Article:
INDIANAPOLIS—Divine Performing Arts (DPA) delighted the audience at the Murat Theatre in Indianapolis on Saturday, Jan. 31, with its unique presentation of Chinese traditional culture.
Ms. Hanson, executive vice president of a major Midwestern university, was highly impressed with DPA’s visual feast of classical Chinese dance and Chinese ethnic and folk dance performed to original music.
“It was marvelous,” she said. “It was sublime artistry. Spectacular—just marvelous in every respect.”
Ms. Hanson said she had seen the show before but not in its entirety. “The historical sweep, the beauty of every section of it—it was just inspiring.”
The New York-based DPA is composed of a unique group of leading artists who share in a vision of reviving Chinese traditional culture which was all but destroyed after the advent of communism to China.
“One of the things that struck me was the kind of melding of the arts into the performance and the window into culture, as well as the really superb artistry of every one of the performers, singers, and dancers, each one individually. Together it was breathtaking,” Ms. Hanson said.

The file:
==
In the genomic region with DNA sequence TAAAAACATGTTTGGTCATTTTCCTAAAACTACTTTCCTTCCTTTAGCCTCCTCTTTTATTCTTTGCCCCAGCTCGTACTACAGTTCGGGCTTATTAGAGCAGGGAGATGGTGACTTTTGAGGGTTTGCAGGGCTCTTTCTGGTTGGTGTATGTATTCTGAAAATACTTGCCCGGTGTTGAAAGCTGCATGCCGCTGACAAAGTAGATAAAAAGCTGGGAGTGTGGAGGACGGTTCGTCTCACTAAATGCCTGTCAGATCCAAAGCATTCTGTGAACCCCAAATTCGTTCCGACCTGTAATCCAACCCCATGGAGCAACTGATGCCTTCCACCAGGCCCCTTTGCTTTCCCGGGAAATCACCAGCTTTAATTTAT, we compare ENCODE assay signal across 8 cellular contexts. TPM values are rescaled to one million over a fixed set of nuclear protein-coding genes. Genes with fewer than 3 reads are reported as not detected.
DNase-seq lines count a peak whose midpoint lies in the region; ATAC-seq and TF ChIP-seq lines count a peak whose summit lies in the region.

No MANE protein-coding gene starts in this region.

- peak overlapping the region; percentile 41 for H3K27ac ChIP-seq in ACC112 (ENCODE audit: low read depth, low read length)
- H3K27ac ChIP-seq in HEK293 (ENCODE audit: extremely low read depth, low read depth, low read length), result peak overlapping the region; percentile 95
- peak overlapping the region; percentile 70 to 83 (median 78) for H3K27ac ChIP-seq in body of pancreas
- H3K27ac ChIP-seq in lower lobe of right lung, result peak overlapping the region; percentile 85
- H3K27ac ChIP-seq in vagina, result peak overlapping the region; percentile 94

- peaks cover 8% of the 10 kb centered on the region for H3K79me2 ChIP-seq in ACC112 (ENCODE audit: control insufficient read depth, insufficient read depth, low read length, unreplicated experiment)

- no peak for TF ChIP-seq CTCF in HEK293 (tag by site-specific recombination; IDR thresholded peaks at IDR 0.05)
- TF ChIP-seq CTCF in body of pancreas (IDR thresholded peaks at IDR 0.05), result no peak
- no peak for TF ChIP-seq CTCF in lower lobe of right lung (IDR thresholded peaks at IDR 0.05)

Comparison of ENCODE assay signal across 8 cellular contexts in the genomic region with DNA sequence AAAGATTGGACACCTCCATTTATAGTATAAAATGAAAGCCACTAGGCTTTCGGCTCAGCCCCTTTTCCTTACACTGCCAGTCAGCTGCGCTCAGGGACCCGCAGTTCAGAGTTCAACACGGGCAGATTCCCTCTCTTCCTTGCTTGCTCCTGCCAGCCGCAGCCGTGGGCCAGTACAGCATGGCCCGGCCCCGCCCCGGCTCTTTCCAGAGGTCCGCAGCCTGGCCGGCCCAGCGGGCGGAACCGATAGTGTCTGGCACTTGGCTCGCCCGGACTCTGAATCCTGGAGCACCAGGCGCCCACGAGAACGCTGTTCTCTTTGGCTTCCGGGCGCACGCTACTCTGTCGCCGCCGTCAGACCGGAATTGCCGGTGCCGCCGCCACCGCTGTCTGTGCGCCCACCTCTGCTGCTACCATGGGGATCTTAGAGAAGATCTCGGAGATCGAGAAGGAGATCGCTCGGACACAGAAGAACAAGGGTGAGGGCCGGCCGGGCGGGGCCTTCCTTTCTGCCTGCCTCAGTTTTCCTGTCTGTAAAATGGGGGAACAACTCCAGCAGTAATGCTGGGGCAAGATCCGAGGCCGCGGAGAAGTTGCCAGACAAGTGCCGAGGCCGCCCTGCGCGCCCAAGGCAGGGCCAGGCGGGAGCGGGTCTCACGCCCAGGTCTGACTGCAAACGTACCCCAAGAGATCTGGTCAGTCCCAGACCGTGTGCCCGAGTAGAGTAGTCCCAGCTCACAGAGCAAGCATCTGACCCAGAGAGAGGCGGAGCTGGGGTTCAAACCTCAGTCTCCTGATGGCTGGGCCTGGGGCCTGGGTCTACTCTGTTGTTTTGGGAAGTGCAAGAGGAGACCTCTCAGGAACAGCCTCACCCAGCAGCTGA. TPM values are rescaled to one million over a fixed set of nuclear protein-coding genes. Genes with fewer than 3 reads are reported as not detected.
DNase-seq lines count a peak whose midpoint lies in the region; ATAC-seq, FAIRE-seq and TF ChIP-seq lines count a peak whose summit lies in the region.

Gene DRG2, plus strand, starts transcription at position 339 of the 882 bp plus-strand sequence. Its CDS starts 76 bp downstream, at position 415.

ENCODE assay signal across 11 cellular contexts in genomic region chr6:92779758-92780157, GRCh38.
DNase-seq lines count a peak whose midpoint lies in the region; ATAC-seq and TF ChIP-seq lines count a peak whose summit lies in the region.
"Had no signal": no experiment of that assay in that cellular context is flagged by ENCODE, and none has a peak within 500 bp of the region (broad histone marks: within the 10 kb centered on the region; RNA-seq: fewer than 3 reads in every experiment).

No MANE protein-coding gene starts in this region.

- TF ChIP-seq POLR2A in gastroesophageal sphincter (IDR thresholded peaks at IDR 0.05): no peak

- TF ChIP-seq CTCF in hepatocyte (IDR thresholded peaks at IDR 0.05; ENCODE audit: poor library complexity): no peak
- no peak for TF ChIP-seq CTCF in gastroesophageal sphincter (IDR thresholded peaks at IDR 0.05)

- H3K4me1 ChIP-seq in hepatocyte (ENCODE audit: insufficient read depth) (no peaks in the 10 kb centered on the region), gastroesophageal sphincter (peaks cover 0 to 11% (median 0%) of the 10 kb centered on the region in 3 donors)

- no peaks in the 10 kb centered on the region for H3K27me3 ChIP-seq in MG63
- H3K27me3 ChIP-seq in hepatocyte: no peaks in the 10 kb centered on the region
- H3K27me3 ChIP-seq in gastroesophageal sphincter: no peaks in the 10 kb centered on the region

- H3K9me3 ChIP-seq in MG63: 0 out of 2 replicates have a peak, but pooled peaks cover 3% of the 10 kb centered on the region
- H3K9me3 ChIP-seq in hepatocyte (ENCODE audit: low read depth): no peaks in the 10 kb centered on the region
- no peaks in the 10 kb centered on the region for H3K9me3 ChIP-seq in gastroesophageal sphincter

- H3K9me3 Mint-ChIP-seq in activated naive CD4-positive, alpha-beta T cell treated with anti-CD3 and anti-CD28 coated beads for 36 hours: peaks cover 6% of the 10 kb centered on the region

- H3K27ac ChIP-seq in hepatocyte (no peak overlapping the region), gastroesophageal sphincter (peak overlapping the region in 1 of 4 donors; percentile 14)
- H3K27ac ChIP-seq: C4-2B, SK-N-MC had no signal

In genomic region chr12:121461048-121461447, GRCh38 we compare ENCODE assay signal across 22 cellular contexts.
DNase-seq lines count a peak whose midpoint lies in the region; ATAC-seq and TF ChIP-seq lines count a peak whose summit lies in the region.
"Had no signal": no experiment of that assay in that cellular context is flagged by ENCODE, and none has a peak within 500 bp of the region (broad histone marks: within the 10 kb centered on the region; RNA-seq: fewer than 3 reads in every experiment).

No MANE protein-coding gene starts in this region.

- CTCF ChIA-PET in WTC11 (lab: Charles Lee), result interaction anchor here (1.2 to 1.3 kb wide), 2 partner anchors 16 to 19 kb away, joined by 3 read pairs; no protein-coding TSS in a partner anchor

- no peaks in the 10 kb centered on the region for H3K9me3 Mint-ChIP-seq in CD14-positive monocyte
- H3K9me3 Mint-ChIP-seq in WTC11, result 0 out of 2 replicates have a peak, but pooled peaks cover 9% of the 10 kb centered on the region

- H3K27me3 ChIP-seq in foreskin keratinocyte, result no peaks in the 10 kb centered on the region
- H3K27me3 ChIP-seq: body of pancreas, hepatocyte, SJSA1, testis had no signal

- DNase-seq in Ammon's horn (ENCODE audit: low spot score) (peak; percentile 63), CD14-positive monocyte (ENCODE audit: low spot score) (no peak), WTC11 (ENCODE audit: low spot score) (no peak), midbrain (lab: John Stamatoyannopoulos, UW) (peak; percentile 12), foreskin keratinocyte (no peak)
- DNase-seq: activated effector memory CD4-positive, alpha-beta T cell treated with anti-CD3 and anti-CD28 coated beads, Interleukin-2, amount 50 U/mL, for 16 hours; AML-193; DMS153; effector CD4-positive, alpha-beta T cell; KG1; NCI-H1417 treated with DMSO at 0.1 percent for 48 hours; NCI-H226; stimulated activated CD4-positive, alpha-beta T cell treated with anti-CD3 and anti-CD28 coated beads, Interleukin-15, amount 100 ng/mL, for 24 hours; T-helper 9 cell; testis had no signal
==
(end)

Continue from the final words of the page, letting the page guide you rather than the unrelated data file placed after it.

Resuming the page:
When asked what she thought about the message the show imparted, she said, “It was wonderful. The sort of emphasis on compassion is something we can all learn a lesson from.”
Ms. Hanson added that she thought the show “was a marvelous window into all sorts of elements of Chinese arts and culture. My home discipline is philosophy, so I loved hearing about Confucius too—the same message of Socrates, about knowing what you don’t know.”
Commenting on other aspects of the show, Ms. Hanson said that the projected backdrops “were quite intriguing. I don’t know enough technologically to know how that’s produced, but it was an interesting way of conveying various elements of the narrative.”
DPA makes use of an innovative digital backdrop that provides an animated setting to frame each dance. In some of the pieces, the scenes on the backdrop interact with the dances on stage.
The show also features accomplished solo singers and musicians as well as a live orchestra that combines Chinese and Western music and instruments
“The music was wonderful too in each of the episodes of the singing and dancing. There was humor in the introduction of the orchestra. I think we all learned something and had a great experience,” Ms. Hanson said.
She described the piece, Mulan Joins the Battle as “terrific.” A legend in Chinese history, Mulan joined the army disguised as a man in her ailing father’s place.
Ms. Hanson concluded by saying that the show “taught all of us a lot about the history of Chinese culture …. Bringing things from the various provinces was a wonderful element of the show too. It was terrific.”